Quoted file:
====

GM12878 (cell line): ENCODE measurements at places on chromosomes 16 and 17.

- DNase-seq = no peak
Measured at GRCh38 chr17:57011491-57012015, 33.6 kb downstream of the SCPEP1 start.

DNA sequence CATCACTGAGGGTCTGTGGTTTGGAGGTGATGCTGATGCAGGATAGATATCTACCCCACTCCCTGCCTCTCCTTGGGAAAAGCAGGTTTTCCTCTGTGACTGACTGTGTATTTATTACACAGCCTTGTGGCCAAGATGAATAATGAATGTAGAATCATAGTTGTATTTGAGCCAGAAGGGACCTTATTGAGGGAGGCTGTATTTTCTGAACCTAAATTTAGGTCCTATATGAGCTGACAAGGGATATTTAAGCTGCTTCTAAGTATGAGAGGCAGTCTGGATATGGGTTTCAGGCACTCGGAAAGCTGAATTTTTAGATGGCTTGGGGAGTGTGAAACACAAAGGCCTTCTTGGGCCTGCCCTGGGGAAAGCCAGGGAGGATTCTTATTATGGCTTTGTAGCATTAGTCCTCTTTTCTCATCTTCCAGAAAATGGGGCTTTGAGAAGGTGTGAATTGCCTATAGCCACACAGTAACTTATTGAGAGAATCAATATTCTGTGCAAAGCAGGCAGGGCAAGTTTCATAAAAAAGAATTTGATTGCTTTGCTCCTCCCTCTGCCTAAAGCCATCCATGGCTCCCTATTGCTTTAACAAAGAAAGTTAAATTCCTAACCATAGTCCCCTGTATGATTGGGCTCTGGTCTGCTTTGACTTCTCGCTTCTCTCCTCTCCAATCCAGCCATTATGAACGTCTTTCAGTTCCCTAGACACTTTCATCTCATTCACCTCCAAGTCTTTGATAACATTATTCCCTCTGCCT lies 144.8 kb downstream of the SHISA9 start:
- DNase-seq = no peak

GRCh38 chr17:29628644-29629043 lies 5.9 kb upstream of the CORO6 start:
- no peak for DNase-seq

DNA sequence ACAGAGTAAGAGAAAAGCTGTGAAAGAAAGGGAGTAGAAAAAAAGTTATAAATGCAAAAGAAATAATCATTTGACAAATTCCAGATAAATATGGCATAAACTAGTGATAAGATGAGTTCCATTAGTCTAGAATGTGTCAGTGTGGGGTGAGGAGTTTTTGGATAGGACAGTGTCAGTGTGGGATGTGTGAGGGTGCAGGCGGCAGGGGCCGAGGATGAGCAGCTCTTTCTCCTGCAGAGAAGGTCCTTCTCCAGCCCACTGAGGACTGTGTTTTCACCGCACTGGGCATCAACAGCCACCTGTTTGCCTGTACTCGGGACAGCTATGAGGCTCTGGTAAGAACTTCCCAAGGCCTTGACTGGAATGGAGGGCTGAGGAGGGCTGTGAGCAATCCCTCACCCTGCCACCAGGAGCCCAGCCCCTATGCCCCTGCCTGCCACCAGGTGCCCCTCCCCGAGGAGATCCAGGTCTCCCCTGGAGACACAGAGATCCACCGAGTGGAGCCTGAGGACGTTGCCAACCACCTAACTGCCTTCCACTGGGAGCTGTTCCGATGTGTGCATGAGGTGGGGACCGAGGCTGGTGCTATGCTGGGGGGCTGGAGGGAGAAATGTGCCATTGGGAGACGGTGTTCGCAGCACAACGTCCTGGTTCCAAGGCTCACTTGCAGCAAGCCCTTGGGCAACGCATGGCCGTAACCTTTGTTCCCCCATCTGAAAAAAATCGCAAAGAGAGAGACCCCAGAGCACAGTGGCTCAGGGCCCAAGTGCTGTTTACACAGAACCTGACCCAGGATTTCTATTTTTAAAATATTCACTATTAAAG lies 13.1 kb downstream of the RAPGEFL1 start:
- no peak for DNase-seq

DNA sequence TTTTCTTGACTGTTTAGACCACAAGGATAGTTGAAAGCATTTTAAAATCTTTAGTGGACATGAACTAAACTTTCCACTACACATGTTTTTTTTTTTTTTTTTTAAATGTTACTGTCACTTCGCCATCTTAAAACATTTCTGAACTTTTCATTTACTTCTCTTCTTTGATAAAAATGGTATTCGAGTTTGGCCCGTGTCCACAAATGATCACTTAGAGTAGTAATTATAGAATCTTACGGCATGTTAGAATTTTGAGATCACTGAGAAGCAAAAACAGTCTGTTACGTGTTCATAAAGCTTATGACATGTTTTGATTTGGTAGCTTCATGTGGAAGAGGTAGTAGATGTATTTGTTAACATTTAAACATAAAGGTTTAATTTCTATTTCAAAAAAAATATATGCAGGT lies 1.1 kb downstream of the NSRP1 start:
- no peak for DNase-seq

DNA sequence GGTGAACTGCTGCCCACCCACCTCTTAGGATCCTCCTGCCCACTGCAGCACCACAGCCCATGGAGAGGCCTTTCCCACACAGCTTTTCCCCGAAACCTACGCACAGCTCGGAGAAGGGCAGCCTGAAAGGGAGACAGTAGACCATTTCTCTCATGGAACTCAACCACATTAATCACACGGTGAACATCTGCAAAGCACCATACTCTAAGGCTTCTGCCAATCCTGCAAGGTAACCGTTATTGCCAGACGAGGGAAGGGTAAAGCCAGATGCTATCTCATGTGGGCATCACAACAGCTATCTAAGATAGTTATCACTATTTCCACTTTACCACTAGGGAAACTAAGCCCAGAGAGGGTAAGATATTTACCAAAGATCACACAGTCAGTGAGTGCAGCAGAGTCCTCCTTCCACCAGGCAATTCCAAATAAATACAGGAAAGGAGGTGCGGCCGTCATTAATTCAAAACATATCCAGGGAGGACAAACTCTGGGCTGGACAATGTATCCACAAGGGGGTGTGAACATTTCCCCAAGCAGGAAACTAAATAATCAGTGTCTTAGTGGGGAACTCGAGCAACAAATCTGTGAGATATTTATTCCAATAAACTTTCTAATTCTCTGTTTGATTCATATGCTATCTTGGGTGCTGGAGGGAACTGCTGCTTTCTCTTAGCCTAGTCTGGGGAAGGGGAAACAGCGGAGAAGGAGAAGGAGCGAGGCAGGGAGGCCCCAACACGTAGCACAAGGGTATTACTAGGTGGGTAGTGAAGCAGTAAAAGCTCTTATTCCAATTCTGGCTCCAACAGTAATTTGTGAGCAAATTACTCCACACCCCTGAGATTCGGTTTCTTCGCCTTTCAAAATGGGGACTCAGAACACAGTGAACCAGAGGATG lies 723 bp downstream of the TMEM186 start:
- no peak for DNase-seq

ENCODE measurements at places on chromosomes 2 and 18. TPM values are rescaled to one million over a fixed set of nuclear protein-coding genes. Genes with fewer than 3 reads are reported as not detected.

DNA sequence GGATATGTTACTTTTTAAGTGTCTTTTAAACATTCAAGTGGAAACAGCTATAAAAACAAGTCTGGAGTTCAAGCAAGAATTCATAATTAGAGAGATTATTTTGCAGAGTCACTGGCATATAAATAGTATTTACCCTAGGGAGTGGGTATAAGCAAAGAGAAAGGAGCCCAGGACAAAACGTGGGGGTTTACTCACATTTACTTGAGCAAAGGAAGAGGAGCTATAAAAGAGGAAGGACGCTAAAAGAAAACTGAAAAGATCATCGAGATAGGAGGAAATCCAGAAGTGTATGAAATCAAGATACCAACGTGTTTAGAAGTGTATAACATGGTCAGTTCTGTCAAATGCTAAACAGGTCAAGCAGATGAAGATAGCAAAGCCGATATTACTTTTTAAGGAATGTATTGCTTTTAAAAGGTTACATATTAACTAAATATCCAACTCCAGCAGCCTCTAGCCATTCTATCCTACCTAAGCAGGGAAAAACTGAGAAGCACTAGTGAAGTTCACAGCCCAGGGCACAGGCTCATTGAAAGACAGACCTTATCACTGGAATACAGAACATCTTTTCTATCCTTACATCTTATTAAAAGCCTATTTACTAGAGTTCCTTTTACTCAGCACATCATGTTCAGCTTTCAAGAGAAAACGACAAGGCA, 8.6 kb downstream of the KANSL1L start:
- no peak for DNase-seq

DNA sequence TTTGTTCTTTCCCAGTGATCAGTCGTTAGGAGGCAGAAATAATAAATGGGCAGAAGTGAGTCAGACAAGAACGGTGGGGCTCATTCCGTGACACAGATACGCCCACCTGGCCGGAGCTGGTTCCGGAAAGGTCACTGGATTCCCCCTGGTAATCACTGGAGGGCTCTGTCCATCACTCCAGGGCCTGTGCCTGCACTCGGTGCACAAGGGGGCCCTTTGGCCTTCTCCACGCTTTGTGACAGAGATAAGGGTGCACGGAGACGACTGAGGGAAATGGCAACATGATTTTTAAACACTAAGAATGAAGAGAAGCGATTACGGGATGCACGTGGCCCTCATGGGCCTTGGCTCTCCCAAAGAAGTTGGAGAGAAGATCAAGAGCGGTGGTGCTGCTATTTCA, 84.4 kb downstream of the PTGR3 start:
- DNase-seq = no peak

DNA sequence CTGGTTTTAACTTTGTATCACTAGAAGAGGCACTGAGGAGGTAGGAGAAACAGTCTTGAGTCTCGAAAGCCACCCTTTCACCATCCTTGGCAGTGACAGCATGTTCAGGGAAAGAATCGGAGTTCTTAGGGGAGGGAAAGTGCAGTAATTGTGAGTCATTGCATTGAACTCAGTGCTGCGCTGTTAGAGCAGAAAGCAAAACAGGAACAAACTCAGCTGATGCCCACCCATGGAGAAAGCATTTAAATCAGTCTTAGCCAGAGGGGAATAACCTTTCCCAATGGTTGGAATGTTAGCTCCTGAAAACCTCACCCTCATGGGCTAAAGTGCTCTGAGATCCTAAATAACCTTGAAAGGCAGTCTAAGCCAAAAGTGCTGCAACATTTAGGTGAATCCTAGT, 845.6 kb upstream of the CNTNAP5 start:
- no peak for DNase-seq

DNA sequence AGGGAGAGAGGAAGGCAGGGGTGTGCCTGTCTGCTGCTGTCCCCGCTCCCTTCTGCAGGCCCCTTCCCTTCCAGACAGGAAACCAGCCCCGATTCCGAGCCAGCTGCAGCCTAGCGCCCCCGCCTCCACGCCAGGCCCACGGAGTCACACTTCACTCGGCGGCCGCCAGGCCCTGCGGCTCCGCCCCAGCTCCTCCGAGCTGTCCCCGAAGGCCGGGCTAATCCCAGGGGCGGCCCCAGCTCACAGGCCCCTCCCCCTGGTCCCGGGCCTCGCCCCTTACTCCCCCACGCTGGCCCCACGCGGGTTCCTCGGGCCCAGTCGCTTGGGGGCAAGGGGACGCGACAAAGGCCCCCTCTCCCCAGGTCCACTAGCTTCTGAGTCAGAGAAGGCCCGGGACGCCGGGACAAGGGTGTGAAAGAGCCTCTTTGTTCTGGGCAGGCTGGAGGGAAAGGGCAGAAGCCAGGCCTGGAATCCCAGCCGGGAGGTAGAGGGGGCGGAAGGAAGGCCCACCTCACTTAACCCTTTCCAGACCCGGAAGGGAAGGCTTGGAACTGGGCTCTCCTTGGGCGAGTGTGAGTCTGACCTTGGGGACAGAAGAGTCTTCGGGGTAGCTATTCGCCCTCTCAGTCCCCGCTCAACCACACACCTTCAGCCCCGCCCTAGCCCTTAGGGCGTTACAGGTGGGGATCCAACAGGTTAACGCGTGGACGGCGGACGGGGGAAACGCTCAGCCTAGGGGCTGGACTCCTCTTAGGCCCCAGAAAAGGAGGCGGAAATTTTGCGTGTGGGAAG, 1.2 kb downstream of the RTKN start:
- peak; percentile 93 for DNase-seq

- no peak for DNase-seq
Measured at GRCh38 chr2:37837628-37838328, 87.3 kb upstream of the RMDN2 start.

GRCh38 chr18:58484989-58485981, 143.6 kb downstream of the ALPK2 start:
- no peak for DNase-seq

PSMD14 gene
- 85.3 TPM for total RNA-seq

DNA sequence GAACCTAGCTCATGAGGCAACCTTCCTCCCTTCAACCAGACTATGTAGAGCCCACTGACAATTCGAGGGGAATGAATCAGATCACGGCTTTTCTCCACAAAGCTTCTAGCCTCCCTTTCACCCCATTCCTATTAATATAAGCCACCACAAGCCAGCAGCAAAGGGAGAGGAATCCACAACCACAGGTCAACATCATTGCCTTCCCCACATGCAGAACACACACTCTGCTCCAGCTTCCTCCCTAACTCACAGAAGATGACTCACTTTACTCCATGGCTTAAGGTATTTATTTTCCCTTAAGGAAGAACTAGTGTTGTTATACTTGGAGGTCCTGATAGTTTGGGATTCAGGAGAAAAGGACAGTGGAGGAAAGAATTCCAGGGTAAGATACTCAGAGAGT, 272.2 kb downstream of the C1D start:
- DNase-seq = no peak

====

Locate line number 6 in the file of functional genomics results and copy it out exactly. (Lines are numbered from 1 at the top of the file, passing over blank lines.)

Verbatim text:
GRCh38 chr17:29628644-29629043 lies 5.9 kb upstream of the CORO6 start: